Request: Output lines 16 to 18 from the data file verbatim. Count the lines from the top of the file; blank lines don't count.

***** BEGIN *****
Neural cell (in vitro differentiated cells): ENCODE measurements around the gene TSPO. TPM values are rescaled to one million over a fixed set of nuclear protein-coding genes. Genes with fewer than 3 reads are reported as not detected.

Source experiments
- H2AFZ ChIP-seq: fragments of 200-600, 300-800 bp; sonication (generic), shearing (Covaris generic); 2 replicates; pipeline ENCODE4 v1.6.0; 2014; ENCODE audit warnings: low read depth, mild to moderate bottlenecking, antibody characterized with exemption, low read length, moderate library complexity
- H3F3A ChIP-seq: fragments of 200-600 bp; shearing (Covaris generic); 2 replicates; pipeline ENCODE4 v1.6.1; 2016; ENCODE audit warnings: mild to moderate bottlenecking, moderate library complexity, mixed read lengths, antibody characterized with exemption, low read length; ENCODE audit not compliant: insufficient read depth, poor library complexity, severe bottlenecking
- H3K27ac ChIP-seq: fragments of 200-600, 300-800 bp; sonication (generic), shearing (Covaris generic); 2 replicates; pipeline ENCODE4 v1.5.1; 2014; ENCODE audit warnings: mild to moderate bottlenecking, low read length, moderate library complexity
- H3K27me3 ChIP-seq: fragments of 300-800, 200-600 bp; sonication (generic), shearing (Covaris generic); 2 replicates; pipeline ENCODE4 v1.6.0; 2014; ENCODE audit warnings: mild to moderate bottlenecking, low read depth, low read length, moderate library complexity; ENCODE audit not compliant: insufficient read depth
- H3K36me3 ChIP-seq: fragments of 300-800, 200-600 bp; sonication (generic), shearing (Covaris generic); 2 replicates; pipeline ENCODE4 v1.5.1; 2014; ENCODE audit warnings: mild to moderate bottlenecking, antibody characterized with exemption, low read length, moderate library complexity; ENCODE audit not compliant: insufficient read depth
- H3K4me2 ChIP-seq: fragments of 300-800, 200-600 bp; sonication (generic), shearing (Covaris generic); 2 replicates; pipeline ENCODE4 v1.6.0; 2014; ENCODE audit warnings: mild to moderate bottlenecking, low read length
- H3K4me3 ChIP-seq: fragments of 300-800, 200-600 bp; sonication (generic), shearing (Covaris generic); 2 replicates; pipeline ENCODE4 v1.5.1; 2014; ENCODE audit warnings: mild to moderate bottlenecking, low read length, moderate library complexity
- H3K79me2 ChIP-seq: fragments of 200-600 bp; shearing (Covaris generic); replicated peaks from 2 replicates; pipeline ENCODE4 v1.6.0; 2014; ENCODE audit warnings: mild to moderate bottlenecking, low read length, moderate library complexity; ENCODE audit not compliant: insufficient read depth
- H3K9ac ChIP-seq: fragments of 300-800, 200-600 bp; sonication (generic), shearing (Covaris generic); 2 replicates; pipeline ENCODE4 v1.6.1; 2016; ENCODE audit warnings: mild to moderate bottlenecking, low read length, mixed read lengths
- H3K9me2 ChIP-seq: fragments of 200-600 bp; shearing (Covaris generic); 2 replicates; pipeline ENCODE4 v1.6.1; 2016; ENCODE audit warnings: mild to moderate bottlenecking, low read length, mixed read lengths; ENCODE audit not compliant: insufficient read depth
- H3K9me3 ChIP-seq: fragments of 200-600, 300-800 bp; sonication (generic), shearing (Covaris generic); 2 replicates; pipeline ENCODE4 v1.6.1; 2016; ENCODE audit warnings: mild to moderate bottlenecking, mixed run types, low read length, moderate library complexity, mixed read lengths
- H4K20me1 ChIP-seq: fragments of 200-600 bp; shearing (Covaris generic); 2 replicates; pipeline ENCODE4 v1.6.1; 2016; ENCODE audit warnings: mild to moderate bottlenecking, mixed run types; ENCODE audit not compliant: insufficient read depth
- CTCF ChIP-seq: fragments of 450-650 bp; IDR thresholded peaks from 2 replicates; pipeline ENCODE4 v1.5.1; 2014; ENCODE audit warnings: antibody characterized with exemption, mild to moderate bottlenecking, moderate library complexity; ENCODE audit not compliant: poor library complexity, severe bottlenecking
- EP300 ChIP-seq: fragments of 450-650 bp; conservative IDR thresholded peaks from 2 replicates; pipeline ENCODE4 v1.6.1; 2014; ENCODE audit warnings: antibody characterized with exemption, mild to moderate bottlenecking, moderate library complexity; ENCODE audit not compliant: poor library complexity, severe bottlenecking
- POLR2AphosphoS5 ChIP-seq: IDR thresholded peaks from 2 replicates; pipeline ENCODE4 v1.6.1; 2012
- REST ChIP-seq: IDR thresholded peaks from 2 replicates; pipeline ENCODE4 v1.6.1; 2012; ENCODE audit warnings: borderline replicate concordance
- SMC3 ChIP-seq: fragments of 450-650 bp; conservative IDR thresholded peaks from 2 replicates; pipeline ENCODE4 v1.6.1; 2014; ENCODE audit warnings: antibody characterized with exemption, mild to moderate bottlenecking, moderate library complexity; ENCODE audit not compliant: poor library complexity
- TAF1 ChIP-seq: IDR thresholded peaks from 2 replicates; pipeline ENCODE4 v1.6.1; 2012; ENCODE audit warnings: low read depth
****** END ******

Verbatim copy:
- EP300 ChIP-seq: fragments of 450-650 bp; conservative IDR thresholded peaks from 2 replicates; pipeline ENCODE4 v1.6.1; 2014; ENCODE audit warnings: antibody characterized with exemption, mild to moderate bottlenecking, moderate library complexity; ENCODE audit not compliant: poor library complexity, severe bottlenecking
- POLR2AphosphoS5 ChIP-seq: IDR thresholded peaks from 2 replicates; pipeline ENCODE4 v1.6.1; 2012
- REST ChIP-seq: IDR thresholded peaks from 2 replicates; pipeline ENCODE4 v1.6.1; 2012; ENCODE audit warnings: borderline replicate concordance